If you could go back in time 15 years and tell your younger self that you would one day be able to run Windows NT in an innovative, interconnected, and thoroughly integrated handheld device that could make phone calls and was more powerful than the workstation you were then using, I mean, wow. That younger self would have done cartwheels.
Explain to me then why no one uses Windows Phone.
Granted, when Microsoft announced Windows Phone three years ago this month, it wasn’t based on NT. The first two versions, Windows Phone 7 and 7.5, were based on the decidedly uninteresting Windows CE codebase instead, allowing the firm to get to market quickly. But the one thing Microsoft did get right was to design the system in a way that put its users at the center of the experience and end the reliance on siloed, disconnected apps. Windows Phone was (and still is) a breath of fresh air, different from other smartphone platforms by design, not just to be different, but to be better.
And today, with Windows Phone 8, it is based on NT. Which is to say mainstream Windows. Which is to say it’s basically another SKU, or product version, of . So people who know and understand the NT legacy should be falling all over themselves to adopt this magical smartphone platform. But they’re not. You’re not. No one is. Windows Phone has done nothing but squander its user experience advantages over the past few years, with the system never achieving more than 3 percent market share.
And I think I know why.
The problem is that Windows Phone 8 isn’t Windows. It’s sort-of Windows. It’s something that looks like the part of Windows 8 that no one actually seems to like, the misunderstood Metro environment. But it doesn’t run Windows 8/RT Metro apps, let alone desktop applications and utilities, even though it can and should. Instead, it runs toy apps, and silly games, and its user experience wins are ignored because no one can see past those damned tiles. (Which by the way, I happen to like. Whatever.)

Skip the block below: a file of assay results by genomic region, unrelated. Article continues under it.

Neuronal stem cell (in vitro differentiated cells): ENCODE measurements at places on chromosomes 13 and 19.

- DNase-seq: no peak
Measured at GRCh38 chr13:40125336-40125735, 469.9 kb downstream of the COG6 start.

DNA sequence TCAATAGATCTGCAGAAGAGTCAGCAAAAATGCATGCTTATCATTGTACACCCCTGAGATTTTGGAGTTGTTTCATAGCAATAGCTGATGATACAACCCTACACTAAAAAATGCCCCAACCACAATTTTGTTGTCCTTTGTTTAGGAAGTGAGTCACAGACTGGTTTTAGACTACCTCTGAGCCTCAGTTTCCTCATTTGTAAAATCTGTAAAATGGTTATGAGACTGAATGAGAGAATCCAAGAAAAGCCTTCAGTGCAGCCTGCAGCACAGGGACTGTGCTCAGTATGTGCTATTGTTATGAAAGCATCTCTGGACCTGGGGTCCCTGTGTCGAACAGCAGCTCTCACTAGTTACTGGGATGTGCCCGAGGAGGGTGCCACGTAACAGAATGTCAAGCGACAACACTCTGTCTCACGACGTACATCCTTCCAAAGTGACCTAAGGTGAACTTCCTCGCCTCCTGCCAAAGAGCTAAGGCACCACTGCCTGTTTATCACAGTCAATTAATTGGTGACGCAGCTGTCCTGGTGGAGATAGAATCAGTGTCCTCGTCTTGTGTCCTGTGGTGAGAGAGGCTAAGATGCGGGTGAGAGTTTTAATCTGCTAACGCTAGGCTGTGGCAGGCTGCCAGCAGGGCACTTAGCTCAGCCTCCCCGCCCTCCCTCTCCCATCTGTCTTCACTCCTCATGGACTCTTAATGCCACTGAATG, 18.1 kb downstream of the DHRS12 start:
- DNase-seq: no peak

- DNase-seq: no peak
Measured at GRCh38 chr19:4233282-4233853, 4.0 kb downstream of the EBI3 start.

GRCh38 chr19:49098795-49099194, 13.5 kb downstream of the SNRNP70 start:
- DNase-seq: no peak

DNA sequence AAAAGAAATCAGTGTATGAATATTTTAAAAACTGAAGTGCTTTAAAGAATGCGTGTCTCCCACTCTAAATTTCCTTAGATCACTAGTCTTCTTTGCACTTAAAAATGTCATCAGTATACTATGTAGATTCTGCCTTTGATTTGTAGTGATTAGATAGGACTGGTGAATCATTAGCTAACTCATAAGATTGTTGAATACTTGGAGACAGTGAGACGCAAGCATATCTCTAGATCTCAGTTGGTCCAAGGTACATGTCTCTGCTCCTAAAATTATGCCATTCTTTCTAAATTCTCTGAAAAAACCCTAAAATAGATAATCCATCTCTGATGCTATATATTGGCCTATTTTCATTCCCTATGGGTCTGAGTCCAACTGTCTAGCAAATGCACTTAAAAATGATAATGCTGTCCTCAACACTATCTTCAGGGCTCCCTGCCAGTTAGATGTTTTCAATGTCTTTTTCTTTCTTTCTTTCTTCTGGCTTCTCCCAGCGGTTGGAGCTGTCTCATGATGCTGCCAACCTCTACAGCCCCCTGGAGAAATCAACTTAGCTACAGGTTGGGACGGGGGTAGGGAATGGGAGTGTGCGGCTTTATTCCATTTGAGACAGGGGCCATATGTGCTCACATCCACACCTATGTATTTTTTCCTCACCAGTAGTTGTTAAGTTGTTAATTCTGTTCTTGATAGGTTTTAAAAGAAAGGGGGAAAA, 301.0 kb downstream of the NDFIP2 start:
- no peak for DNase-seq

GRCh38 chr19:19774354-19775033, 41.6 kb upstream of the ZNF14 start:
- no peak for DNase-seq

Imagine if it wasn’t like that.
Last week on the Windows Weekly podcast, I wondered aloud, not for the first time, that it seems inevitable that Microsoft would one day combine desktop/tablet Windows with Windows Phone since they share the same code base, and because modern cell phones, with their multi-core processors, HD screens, and gigabytes of RAM and storage are, for all intents and purposes, PCs. Microsoft is so busy trying to meld PC and tablet today, one has to think that melding PC and phone is the next obvious step.
Coincidentally, my Windows Weekly cohost Mary Jo Foley published a post called “Microsoft working to unify further its Windows and Windows Phone platforms” less than 24 hours later. And this post describes Microsoft’s efforts to “bring much of the [Windows 8 Metro APIs] to the Phone . . . and [create] a [single] platform built for desktops and tablets [and] the phone form factor.”
Boy, did Microsoft blow it.
The company could have—should have—done this for Windows Phone 8. Phone apps could have simply been portrait-oriented Metro apps, and this platform should have supported 1366 x 768, the “standard” Windows 8 resolution. App writers could have created apps that ran on phones, tablets, and PCs, using a single executable (where, when run on Phone, the apps would just run in portrait mode). A Windows Phone handset would just be a really small PC. With a phone app.
OK, so Microsoft didn’t do this. But the company still can. And the quickest way to get there, unfortunately, is jettisoning much of the team that is today responsible for Windows Phone—which, if you’ve been following the platform, is more finger-pointing than praise—and replacing them with the team that makes desktop Windows. I have many friends on Windows Phone, so I don’t suggest this lightly. They’re good guys. But they’ve driven this thing into the ground. It’s time to let the varsity team have a go at it.
(I don’t want this to turn into a screed against the Windows Phone team. But the fact remains that over three years, this team has consistently overpromised and under-delivered, with the most recent examples being the bungled and delayed release of Windows Phone 7.8 and the complete lack of clarity on a promised enthusiast program that never materialized. Say what you will about Sinofsky’s Windows client group over the past several years, but they did do one thing right. They consistently under-promised and then over-delivered.)
Imagine a phone that could run real Remote Desktop. Real PowerShell. Anything that can run on your desktop PC. Imagine “phablet” form factors, similar to today’s Samsung Galaxy Note 2, which could dock to a desktop setup and utilize an external display, keyboard, mouse, and other peripherals. Imagine a single set of APIs that work everywhere. Imagine that Phone isn’t a whole separate platform, but an app. An app that runs on Windows. Real Windows.
The Windows Phone team could never make that happen. But the Windows client team? You betcha.
Make it happen, Microsoft. It’s time to take the phone seriously.